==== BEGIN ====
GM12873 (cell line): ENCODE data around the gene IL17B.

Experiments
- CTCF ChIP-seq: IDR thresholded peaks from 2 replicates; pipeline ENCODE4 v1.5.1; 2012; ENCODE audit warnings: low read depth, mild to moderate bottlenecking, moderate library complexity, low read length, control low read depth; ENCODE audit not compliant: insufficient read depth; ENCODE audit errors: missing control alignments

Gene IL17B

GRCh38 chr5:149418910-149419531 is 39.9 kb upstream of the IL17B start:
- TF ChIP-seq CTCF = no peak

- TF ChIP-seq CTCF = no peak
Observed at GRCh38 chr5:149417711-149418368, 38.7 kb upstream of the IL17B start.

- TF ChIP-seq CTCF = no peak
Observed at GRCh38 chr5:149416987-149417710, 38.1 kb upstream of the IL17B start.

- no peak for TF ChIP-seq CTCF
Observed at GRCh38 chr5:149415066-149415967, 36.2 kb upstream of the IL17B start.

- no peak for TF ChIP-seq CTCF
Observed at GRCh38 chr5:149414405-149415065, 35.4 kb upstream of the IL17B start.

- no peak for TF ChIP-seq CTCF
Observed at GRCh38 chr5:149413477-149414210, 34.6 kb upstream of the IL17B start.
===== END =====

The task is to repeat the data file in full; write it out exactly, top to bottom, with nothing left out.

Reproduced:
GM12873 (cell line): ENCODE data around the gene IL17B.

Experiments
- CTCF ChIP-seq: IDR thresholded peaks from 2 replicates; pipeline ENCODE4 v1.5.1; 2012; ENCODE audit warnings: low read depth, mild to moderate bottlenecking, moderate library complexity, low read length, control low read depth; ENCODE audit not compliant: insufficient read depth; ENCODE audit errors: missing control alignments

Gene IL17B

GRCh38 chr5:149418910-149419531 is 39.9 kb upstream of the IL17B start:
- TF ChIP-seq CTCF = no peak

- TF ChIP-seq CTCF = no peak
Observed at GRCh38 chr5:149417711-149418368, 38.7 kb upstream of the IL17B start.

- TF ChIP-seq CTCF = no peak
Observed at GRCh38 chr5:149416987-149417710, 38.1 kb upstream of the IL17B start.

- no peak for TF ChIP-seq CTCF
Observed at GRCh38 chr5:149415066-149415967, 36.2 kb upstream of the IL17B start.

- no peak for TF ChIP-seq CTCF
Observed at GRCh38 chr5:149414405-149415065, 35.4 kb upstream of the IL17B start.

- no peak for TF ChIP-seq CTCF
Observed at GRCh38 chr5:149413477-149414210, 34.6 kb upstream of the IL17B start.